The film asks what will happen now that hundreds of thousands of pages of confessions of crimes by paramilitaries have been stacked up on shelves.
“Atrocities cannot only be an issue for the victims. They have to do with all of us, and the way we deal with them does too,” Michael Reed, director of the International Centre for Transitional Justice (ICTJ) Colombia Programme, told IPS.
The ICTJ helped finance Impunity. The filmmakers also received development aid funding from Canada, and financing from TV Suisse and Arte (Association Relative à la Télévision Européenne), a Franco-German TV network
“The attorney general’s office has to carry out an in-depth investigation into all of the implications, not just the material authors,” Reed said.
“Although some court cases resulted from the confessions, the only thing the paramilitaries have done is repeat things that had already been constantly denounced and reported by human rights groups and the victims themselves,” he said.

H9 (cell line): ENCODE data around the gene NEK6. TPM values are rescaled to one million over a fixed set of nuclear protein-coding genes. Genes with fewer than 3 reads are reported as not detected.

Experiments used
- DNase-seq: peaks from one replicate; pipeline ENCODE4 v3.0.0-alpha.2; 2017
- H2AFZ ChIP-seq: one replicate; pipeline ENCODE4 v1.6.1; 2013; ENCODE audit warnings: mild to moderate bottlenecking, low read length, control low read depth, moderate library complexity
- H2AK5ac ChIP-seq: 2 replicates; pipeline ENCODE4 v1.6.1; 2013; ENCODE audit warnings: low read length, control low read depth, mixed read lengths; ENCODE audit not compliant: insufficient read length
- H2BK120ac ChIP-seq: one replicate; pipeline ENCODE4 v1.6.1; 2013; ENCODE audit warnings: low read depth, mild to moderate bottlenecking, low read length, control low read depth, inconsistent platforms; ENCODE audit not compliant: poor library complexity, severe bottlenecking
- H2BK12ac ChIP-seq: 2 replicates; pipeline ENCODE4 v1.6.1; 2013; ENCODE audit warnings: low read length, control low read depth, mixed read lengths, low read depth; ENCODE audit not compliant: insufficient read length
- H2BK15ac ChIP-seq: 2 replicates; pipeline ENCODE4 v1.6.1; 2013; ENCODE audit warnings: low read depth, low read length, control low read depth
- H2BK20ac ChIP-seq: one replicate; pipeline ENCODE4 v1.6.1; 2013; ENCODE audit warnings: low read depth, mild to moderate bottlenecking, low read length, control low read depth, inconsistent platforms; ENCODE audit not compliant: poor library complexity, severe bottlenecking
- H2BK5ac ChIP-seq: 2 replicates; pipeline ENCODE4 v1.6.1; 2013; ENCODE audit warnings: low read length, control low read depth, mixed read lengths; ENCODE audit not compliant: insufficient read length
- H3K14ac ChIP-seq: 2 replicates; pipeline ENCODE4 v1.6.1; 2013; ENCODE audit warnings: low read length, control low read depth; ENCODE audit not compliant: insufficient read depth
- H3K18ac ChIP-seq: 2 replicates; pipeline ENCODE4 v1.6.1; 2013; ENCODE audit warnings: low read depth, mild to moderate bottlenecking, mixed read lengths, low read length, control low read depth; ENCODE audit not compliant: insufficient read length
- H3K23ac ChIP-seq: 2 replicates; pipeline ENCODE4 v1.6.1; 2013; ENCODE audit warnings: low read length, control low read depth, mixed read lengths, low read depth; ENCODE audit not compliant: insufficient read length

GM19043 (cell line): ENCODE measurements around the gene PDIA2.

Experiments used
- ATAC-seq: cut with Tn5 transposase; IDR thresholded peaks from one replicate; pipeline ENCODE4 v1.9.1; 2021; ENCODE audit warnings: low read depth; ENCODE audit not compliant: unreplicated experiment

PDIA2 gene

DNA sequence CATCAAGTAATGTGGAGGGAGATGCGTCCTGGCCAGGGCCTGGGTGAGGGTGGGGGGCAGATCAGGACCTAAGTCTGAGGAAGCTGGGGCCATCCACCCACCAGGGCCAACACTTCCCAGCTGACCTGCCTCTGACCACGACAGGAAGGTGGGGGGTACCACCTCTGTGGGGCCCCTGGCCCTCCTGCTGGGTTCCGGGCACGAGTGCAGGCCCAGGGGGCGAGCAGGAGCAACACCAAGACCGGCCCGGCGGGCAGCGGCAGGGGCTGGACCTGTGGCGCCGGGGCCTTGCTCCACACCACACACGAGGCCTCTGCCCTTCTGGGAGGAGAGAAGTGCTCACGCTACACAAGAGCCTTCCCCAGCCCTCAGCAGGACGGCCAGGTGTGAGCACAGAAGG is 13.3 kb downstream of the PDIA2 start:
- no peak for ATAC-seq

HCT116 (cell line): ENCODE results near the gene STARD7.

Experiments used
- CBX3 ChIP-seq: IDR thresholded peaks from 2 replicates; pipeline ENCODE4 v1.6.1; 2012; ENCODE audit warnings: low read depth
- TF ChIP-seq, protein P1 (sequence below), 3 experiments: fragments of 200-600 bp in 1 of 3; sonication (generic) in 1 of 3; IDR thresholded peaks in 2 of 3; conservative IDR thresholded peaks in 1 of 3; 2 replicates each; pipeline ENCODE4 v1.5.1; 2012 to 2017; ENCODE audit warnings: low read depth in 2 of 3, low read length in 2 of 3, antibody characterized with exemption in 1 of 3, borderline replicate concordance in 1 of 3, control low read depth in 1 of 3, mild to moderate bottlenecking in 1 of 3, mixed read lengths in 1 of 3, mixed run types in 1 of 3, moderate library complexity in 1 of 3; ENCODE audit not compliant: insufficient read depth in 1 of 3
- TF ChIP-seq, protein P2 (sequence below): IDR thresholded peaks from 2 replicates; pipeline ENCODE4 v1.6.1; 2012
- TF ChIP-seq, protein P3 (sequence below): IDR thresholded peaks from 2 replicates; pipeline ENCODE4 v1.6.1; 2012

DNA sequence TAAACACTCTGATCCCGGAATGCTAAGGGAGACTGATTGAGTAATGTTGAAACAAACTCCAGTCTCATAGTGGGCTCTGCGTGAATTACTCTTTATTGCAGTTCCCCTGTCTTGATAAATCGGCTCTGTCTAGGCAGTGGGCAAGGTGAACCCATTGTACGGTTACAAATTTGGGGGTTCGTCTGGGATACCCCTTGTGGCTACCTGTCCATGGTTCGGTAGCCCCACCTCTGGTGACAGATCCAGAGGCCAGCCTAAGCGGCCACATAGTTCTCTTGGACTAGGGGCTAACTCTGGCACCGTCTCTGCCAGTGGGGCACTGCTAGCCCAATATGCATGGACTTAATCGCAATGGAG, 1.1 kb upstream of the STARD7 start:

But one important thing, in terms of the intimidation constantly faced by prosecutors and judges, is that “the confessions have made it impossible to deny that the violations have taken place.”
The Justice and Peace process is moving forward in a highly fragmented manner, like snapshots here and there, and what was needed was, precisely, a film about it.
“What we in the ICTJ are calling for,” added Reed, is “a strategic focus where what is investigated is the criminal machinery, the crimes of the system – that is, when crimes are perpetrated as a result of policies or systematic practices.”
Above all, the investigations should cover “the people who are ultimately responsible,” he said.
According to analyst Forero, “By referring to the black hand, Santos…put a sudden halt to the social tolerance of the excesses of the ultraconservatives and declared the extreme right politically ‘illegal’.”